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The Best Way to Explain Why You Left Your Last Job in an Interview

Nervous male hipster with caption of Why are You Leaving Your Current Employer.

“Why are you leaving your current employer?”

Most of us have or will experience this question at some point in our working careers. It can be difficult to express why exactly you are leaving your current position, especially if you were miserable, unhappy, or perhaps treated poorly. Potential employers love to ask this question because it allows them to gauge what your working relationship was like in other positions, and how risky of a hire you are. They want to know if you will be sticking around for a while, or if you will quit or be fired 6-months in. If you are asked this tricky question at an interview, fear not, here are some tips on how to succeed:

Practice

It is for the most part common knowledge to practice for interviews. However, it is important to practice particularly for this question as it warrants an especially challenging response. “You really want to come across as best you can as non-defensive and open and self-aware.” says Mary Ellen Slayter, Monster’s career advice expert and founder of the marketing company Reputation Capital Media Services. When answering this question, you want to feel comfortable and confident. Your answer should be positive and future oriented.

Honesty is the best policy

One of the worst things you can do is lie about being fired from a position. While I wouldn’t recommend reaching a level of honesty where you confess that you were fired because you were always late and never got any work done, but do not lie about being fired. Instead, explain what happened while keeping your emotions and judgments out of it.

If you don’t have anything nice to say, don’t say anything at all

The last thing your future employer wants to hear is how terrible you think your past employer is. According to Slayter, “Even if you were miserable, save it for happy hour – don’t dump that in the interview.” Bringing negativity into the interview can also give the false impression that you are bitter, and that you are holding a grudge. “If you bad-mouth the previous employer to me, I’ll assume you’re going to bad-mouth me to your next employer.” says Slayter.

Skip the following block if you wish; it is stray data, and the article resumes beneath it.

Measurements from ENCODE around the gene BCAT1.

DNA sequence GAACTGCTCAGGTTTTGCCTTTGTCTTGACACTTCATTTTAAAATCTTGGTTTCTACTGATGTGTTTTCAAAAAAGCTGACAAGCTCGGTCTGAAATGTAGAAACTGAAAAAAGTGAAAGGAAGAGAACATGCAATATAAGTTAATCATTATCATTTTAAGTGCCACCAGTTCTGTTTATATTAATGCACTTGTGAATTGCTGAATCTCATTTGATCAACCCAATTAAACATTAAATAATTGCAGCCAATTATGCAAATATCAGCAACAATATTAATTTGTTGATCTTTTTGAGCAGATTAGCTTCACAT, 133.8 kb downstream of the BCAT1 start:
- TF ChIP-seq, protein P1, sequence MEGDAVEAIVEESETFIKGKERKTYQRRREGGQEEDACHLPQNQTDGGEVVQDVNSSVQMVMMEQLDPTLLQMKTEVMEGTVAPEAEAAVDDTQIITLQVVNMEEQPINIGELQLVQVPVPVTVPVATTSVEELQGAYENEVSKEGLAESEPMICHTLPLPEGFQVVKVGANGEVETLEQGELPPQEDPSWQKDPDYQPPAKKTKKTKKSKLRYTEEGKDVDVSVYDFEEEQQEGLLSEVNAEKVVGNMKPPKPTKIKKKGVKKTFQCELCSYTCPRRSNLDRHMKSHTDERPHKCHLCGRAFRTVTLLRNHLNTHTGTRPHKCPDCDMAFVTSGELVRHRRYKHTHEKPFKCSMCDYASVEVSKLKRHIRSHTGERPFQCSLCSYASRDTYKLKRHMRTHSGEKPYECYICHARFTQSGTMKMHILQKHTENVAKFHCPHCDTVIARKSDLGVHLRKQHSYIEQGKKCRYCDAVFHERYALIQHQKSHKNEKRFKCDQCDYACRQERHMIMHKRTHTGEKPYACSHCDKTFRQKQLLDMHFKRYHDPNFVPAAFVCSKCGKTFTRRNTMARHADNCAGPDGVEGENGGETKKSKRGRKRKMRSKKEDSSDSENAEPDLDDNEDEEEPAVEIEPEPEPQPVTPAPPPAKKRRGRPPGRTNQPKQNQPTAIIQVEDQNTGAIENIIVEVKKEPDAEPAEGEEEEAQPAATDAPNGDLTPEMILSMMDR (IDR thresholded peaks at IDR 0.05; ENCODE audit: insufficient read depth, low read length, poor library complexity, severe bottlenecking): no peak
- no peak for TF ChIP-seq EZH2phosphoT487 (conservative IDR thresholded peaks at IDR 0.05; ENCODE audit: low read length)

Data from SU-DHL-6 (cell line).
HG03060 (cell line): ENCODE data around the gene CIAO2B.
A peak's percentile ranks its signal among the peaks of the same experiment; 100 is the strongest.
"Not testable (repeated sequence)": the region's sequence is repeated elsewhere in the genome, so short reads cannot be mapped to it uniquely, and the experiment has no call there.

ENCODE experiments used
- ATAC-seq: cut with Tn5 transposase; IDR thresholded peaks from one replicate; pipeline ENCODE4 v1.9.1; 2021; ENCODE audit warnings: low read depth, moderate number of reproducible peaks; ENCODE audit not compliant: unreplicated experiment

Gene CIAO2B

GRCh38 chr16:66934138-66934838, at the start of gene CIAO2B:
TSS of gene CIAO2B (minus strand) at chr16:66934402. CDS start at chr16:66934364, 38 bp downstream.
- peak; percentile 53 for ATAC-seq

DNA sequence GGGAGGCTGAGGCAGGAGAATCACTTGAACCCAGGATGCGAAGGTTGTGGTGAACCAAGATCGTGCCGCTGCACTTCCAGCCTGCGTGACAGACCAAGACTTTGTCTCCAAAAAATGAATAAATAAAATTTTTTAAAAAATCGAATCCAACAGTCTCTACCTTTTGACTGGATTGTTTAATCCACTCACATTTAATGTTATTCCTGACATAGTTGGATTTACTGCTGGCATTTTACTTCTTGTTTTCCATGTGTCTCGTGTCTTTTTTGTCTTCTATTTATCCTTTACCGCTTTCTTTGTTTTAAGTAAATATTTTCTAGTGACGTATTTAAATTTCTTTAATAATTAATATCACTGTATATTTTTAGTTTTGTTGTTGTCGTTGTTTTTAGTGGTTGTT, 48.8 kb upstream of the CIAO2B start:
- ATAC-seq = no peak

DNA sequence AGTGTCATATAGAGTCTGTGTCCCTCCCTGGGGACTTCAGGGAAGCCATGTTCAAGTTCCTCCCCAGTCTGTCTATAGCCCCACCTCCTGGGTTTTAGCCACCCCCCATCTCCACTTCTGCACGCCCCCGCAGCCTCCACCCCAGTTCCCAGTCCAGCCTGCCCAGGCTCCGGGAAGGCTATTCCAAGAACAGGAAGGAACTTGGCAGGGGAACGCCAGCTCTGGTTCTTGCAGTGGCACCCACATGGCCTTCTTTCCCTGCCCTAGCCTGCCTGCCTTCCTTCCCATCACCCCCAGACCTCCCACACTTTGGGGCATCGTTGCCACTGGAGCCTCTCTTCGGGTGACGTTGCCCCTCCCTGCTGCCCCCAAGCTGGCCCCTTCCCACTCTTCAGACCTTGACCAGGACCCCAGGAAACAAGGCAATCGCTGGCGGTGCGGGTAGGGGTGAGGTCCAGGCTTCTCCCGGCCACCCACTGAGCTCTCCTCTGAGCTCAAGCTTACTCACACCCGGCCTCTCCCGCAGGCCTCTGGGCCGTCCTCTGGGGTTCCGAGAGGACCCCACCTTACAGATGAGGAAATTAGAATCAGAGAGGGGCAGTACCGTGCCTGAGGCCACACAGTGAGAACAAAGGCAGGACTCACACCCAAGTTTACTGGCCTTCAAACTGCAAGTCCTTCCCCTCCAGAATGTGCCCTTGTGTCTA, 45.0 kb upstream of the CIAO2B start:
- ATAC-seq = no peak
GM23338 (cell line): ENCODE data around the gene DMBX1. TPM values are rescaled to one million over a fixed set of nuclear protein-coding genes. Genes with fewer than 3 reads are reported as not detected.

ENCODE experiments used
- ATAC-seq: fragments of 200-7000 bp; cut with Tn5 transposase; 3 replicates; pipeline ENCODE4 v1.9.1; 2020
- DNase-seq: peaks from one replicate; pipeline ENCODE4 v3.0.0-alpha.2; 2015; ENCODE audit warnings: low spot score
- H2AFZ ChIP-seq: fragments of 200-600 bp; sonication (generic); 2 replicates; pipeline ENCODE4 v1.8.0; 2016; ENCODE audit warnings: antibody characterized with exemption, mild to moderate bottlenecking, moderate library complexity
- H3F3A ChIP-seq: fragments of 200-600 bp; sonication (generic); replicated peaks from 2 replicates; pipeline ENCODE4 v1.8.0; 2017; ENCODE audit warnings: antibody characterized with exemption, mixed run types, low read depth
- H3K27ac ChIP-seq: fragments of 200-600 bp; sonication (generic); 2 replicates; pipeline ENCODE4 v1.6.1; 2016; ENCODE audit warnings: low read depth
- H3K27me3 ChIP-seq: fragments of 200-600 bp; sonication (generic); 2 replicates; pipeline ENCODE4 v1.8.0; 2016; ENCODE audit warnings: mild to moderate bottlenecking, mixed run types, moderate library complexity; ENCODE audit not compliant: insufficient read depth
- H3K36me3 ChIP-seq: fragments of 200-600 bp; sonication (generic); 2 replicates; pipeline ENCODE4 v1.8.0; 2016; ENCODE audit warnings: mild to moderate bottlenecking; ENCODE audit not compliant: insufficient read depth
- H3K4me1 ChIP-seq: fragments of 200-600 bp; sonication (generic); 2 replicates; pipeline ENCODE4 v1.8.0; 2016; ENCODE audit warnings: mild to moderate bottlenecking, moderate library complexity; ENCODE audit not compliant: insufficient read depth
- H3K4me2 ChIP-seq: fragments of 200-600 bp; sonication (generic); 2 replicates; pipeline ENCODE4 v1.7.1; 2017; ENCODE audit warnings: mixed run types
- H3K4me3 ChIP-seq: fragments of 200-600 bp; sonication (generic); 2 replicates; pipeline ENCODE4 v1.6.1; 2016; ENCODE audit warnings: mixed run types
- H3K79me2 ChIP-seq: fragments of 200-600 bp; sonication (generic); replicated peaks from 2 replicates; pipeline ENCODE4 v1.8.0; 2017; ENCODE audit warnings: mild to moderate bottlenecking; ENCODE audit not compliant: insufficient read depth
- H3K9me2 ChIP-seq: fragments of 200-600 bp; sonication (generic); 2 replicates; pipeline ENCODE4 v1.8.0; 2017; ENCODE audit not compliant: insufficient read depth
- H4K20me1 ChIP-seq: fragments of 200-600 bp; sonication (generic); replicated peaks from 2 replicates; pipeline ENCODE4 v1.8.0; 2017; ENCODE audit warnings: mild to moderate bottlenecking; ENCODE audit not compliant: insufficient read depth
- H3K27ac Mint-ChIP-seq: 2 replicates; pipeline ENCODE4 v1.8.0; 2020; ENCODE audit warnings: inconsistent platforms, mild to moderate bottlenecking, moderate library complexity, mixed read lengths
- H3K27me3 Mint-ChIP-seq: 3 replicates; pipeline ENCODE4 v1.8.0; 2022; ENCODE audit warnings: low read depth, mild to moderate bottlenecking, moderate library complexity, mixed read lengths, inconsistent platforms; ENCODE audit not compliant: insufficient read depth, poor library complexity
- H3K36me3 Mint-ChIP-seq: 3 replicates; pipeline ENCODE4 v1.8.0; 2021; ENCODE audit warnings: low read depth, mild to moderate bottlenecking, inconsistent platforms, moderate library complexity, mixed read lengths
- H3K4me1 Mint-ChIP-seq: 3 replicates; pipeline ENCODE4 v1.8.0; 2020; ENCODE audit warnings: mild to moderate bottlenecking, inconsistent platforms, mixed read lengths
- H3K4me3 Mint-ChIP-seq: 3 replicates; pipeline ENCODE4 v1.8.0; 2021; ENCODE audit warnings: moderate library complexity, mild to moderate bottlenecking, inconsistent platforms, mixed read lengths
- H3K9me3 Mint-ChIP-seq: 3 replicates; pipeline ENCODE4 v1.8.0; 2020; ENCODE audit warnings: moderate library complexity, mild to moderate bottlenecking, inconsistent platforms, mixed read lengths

Drop the “me, me, me” perspective

Rambling about how your current employer didn’t do a, b, and c for you will not send a good message to your future employer. “If you communicate self-oriented answers like, ‘I need more money,’ ‘I want a better title,’ or ‘I’m going nowhere in my present firm,’ you’ll be dead in the water,” writes Tony Beshara in “Acing the Interview.” Instead, try focusing on what you can do for them, rather than what your past employer didn’t do for you. This will send the message that you are looking to grow yourself and their company. For example, explaining that you did not feel there were opportunities for growth, is a fine answer, because it sends the message that you accomplished a lot at your previous position, and are looking to do the same somewhere else.

By implementing these tips, formulating a positive response to the challenging question can certainly be accomplished. Answering this question with maturity and positivity will send a big message to interviewers. Reflect on what you have learned from past experiences and work those lessons into your answer. Explain what interests you about the position for which you’re interviewing and focus on the future, rather than dwelling on the past.